- Increases taxes and generates additional revenue.
- Generally, for a fixed number of year (5 years is most common).
- Voter approval needed to extend the term of a limited levy when it expires.
- Must state the same purpose as the original levy.
- The effective rate of the renewal begins from the point where the original levy ended.
- Does not increase taxes but generates approximately the same amount of revenue as the year before.
- Extends the term of a levy when it expires.
- Differs from renewal levies because the replacement begins with an effective rate equal to the original effective rate of the levy which it replaces.
- Increases taxes, however, not as much as additional levies. For example: A 1.0 mill current expense levy first passed in 2000 is currently being collected at 0.76 mills as a result of increased values. The replacement of this levy would restore the rate to 1.0 mills or an increase of 0.24 mills.
- Can be passed with an increase or a decrease of the original millage. For example, a two mill levy originally voted on five years ago, may be put on the ballot now as a replacement with a decrease, if only one mill is currently needed for the same purpose as the original levy.
- Limited levy proposed up to five years for a specific dollar amount. The millage rate required to produce the dollar amount changes on all types of property if property values change.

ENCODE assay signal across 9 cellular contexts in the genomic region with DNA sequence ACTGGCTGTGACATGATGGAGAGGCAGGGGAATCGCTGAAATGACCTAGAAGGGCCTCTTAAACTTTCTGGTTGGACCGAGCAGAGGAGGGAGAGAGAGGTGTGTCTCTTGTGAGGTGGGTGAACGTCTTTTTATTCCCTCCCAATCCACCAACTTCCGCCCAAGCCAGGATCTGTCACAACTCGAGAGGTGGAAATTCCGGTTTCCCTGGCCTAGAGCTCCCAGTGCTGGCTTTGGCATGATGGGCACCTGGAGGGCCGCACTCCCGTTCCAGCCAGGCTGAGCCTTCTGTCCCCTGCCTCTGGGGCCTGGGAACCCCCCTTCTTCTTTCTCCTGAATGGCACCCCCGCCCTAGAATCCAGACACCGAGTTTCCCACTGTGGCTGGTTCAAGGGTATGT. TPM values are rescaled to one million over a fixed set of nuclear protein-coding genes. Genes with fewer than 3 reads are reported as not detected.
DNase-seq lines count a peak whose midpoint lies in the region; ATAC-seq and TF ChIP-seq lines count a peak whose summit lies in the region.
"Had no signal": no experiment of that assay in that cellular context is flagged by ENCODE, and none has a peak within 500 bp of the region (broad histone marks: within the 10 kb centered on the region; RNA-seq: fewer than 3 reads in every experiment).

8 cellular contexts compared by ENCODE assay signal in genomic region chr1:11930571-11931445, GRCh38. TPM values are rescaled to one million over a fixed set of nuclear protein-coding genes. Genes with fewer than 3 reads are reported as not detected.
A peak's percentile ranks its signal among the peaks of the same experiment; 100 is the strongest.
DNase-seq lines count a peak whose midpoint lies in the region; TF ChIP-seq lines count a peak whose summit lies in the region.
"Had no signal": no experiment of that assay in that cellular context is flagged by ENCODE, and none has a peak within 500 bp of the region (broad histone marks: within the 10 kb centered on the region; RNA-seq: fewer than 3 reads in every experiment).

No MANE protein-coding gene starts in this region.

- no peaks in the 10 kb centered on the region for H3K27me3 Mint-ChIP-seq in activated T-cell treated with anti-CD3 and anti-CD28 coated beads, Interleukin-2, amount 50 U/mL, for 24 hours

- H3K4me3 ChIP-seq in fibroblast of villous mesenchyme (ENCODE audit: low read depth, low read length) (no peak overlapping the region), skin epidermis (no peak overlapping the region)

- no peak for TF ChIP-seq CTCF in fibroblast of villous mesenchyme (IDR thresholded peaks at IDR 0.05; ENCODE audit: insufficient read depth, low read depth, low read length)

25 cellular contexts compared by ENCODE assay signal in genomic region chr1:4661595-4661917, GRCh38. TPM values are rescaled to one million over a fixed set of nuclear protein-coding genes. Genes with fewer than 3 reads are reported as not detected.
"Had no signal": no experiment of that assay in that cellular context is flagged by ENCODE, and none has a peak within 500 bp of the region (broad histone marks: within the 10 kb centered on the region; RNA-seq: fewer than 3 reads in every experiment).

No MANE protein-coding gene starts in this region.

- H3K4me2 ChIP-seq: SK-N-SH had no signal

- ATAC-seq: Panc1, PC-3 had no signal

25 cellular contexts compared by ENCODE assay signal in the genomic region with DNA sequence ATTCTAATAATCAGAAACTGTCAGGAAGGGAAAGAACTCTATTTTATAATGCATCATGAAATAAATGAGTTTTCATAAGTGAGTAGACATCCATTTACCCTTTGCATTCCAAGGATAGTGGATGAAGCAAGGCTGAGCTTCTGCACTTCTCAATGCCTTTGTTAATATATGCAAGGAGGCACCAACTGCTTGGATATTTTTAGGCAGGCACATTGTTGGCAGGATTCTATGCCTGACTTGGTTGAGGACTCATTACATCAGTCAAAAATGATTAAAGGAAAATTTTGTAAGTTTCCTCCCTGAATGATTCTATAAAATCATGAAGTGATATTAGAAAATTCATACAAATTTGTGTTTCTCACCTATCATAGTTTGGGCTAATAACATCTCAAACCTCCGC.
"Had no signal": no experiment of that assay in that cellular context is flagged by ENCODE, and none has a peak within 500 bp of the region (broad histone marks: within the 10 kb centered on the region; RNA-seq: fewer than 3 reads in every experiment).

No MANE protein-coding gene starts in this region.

- Exempt from the 20 mill floor limit.
- Property tax levies used to provide the local revenue for construction purposes. Proceeds from the levy are used to pay the principal and interest on construction bonds. Offered for a specified dollar amount and a specified period of time.
- Money can only be used for purpose stated on the ballot (not for operating expenses).
- Is the same as additional levies, however, is imposed for a continuing period of time with no expiration date.
- May be replaced in order to generate additional revenue at any election in any year, however, may only be submitted to the voters once per year.
- Levy proposing millage rate or school district income tax that is assessed indefinitely.
- Used to raise funds for any legal expenditure.
- Most often used for day-to-day operation of school districts (books, salaries, supplies, equipment, building maintenance, etc.).
- May be either for a limited period (i.e., 3 years) or an indefinite period.
- Revenue does not increase as market value increases.
Permanent Improvement Levy
- Raises funds for a specific permanent improvement(s) (construction and repair of buildings, sidewalks, parking garages, etc.).
- Factor applied to the assessed valuation of real and personal tangible property to produce tax revenue. A mill is defined as one-thousandth (.001) of one dollar or $1.00 for every $1,000.00 of assessed value of property.
- The actual rate of taxation realized when the tax reduction factor reduces the taxes charged by a voted levy.
- Maintains the existing level of taxes paid on voted millage.
- The taxing district collects the same amount of revenue that was voted regardless of increased property values, except for added value from new construction.